De Belin's rise from choirboy to Blues enforcer

A decade after first experiencing State of Origin as a choirboy, Jack de Belin will finally take centre stage as the Blues' newest engine room enforcer.

De Belin's maiden encounter with the interstate arena came as a teenager while attending famed rugby league nursery St Gregory's at Campbelltown – where NSW teammate James Tedesco also cut his teeth along with a five-star Origin alumni that includes Trent Barrett, Ryan Hoffman, Jason Taylor and Eric Grothe jnr.

But while schoolmates Alex McKinnon, Matt Groat and Jack Stockwell were all being welcomed into the NSW fold in an under 16s curtain-raiser, de Belin was wearing maroon and hitting the high notes as part of the pre-game entertainment before Origin I, 2008.

"I was at St Gregs Campbelltown, I was a boarder there and sung in the choir," de Belin grins when asked about his first Origin game as a spectator.

"We sung the national anthem and 'you raise me up', I was in there.

"I'm a year older than [McKinnon and co] so I was 17, they were 16. I didn't make any rep teams when I was at Gregs. I went in there with a couple of mates and you just had to sing.

"We had pretty decent seats, they weren't bad. I remember both [the singing and the game]. I remember Anthony Quinn scored a try that game."

Jack de Belin in his high school choir at the first State of Origin game of 2008.
Jack de Belin in his high school choir at the first State of Origin game of 2008.

Quinn actually scored a double on debut as the Blues bagged a surprise 18-10 victory in Craig Bellamy's first game as coach, but Queensland still made off with the series as they have done in all bar one of the past 12 seasons.

For much of that period de Belin has been toiling away as one of the more under-rated customers in the Telstra Premiership.

As recruitment boss of Canterbury 10 years ago, Peter Mulholland had the tip that this kid from Cootamundra was the toughest of a talented troop coming off the St Gregorys production line.

But a broken leg during his final year of school meant he missed the NRL cut, returned to Cootamundra and played bush footy until McKinnon had a word to then-Dragons assistant coach Steve Price.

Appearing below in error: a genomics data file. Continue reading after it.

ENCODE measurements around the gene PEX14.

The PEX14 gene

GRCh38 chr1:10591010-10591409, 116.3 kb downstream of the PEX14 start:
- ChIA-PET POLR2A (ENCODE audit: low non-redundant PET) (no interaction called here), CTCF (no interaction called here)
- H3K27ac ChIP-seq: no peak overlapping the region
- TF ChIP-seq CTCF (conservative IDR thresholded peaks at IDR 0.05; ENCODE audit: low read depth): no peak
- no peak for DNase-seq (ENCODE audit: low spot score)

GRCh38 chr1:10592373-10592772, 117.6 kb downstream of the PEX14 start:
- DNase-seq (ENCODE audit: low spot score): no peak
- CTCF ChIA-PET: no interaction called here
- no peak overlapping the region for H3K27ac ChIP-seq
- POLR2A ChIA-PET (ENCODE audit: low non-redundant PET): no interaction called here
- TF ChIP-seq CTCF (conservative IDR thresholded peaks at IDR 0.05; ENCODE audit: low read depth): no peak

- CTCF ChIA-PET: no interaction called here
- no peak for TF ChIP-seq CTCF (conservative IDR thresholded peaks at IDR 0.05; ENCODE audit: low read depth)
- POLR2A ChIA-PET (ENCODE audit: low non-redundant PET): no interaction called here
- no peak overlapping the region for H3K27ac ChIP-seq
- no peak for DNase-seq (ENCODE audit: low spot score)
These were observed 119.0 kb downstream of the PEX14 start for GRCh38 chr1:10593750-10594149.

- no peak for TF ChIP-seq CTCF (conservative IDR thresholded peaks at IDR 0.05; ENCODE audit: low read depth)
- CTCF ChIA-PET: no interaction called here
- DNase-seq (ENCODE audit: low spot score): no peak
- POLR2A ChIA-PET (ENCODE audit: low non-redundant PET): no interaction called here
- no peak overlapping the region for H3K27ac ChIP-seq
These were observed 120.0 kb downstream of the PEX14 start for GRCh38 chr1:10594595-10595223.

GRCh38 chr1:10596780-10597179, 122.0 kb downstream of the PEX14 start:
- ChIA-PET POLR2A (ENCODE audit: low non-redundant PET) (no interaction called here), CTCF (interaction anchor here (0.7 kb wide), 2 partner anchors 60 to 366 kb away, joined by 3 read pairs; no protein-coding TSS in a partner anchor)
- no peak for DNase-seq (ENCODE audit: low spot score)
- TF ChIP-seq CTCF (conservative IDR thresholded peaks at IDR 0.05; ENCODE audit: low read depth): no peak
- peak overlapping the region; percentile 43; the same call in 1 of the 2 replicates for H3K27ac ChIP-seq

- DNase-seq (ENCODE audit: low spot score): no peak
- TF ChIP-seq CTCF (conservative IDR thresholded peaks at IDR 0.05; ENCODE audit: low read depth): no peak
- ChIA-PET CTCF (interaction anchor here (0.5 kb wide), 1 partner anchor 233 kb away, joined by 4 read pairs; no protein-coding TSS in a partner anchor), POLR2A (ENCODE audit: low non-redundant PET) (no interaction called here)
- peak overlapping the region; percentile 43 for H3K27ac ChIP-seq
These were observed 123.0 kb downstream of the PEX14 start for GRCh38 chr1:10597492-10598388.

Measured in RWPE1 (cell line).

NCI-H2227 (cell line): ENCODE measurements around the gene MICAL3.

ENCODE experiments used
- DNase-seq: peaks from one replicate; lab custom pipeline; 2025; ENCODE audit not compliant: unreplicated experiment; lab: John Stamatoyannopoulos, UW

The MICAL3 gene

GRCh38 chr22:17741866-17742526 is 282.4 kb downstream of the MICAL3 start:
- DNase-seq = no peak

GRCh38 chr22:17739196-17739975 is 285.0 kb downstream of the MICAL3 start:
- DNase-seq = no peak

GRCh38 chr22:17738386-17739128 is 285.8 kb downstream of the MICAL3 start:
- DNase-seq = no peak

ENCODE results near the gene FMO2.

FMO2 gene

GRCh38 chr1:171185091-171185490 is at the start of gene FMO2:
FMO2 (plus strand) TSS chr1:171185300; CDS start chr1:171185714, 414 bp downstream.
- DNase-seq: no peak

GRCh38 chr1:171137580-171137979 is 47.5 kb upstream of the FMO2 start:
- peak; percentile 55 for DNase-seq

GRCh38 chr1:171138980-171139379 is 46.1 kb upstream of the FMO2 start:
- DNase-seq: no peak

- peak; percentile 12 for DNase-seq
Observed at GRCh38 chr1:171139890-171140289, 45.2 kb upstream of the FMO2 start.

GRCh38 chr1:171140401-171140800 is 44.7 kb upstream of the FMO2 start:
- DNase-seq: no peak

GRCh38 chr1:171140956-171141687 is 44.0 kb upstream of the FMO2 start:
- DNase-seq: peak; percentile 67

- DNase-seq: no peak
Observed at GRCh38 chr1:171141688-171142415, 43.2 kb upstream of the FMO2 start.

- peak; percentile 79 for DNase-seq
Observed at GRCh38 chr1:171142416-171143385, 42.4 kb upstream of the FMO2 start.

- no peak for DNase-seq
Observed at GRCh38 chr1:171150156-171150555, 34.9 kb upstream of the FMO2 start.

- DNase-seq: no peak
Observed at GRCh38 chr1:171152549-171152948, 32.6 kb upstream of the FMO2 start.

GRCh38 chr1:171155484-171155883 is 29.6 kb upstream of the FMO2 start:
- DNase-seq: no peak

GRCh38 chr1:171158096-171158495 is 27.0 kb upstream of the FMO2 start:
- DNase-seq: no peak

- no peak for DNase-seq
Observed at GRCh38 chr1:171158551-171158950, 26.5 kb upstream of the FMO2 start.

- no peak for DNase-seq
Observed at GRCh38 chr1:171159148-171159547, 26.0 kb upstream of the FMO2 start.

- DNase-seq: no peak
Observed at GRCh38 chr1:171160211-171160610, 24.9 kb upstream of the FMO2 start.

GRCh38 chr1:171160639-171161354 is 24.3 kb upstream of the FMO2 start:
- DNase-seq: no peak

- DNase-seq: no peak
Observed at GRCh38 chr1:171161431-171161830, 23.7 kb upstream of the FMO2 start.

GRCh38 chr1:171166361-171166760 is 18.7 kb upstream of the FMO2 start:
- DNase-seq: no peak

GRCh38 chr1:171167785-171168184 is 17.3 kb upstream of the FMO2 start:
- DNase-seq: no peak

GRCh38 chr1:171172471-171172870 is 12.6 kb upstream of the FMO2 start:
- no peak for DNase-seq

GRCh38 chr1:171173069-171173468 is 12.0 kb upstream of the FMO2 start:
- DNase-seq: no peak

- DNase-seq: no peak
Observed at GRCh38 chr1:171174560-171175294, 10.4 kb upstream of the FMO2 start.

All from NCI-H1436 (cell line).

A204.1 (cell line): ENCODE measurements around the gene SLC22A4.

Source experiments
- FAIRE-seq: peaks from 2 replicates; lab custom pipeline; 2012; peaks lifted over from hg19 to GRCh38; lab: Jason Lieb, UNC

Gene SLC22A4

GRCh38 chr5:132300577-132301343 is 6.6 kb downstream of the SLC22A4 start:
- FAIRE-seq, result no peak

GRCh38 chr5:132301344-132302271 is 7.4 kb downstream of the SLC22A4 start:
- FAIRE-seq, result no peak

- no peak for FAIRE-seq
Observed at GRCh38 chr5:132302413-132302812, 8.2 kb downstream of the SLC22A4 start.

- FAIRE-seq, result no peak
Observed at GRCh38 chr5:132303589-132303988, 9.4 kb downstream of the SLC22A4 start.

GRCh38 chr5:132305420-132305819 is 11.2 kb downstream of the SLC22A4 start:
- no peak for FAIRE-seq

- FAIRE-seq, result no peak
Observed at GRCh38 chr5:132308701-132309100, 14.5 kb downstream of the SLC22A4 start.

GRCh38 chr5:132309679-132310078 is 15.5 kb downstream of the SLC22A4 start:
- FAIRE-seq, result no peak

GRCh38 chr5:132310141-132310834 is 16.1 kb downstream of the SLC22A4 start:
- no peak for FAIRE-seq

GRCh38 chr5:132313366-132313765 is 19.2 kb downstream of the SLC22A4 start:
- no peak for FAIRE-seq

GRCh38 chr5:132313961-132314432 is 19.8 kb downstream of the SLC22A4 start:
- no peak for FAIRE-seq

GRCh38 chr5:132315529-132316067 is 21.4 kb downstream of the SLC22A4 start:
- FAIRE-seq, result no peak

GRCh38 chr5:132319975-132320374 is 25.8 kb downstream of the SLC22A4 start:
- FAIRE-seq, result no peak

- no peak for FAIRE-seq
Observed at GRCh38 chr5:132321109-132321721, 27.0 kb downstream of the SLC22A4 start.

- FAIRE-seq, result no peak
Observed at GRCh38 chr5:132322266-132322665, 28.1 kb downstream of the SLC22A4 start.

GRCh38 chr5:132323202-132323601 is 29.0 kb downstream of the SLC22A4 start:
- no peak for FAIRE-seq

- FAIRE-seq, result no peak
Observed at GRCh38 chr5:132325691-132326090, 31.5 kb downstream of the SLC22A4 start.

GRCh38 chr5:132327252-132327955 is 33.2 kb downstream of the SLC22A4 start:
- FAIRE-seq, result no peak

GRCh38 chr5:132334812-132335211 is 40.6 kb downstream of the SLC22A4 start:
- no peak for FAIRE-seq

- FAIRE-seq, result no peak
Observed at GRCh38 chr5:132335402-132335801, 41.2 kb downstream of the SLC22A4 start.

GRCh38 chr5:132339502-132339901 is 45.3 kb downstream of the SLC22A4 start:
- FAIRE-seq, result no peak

He's come a long way from anonymously running around without a contract at Red V training that first summer in Wollongong to being watched from every angle by the massive media contingent at the NSW camp on Tuesday.

The 27-year-old moved without any obvious discomfort from the "irritating" hip injury that has required pain-killing injections in recent weeks to keep him on the paddock.

Blues forward Jack de Belin.
Blues forward Jack de Belin. ©Grant Trouville/NRL Photos

De Belin is the oldest of 11 Blues rookies and trumped only by 31-year-old veteran James Maloney across the entire team in terms of age.

He was in the NSW camp last year in Laurie Daley's extended squads and was 18th man for the decider at Suncorp Stadium.

With the Dragons riding high at the top of the ladder and de Belin in impressive form, he admits fearing that if the chance to trade his old maroon school blazer for the sky blue didn't come this year, then that long-ago choir performance may have been as close as he would get.

"I kind of had the assumption this was my year," de Belin said.

"If I didn’t make it this year I was never going to make it. Not that that’s [entirely] correct, but I’ve been on the verge for a couple of years and my name has been tossed up and have been in camp as 18th man.

"Anyone knows that has ever played with me or trained with me knows that I’m definitely suited to [Origin]. It was just about letting the selectors see that. This year I’ve stepped it up a little bit and certain aspects of my game are suited for Origin being such a physical game."

 

Witness Australia's greatest sporting rivalry when Origin comes to the Melbourne Cricket Ground on Wednesday, June 6. Bronze tickets available from $49 here.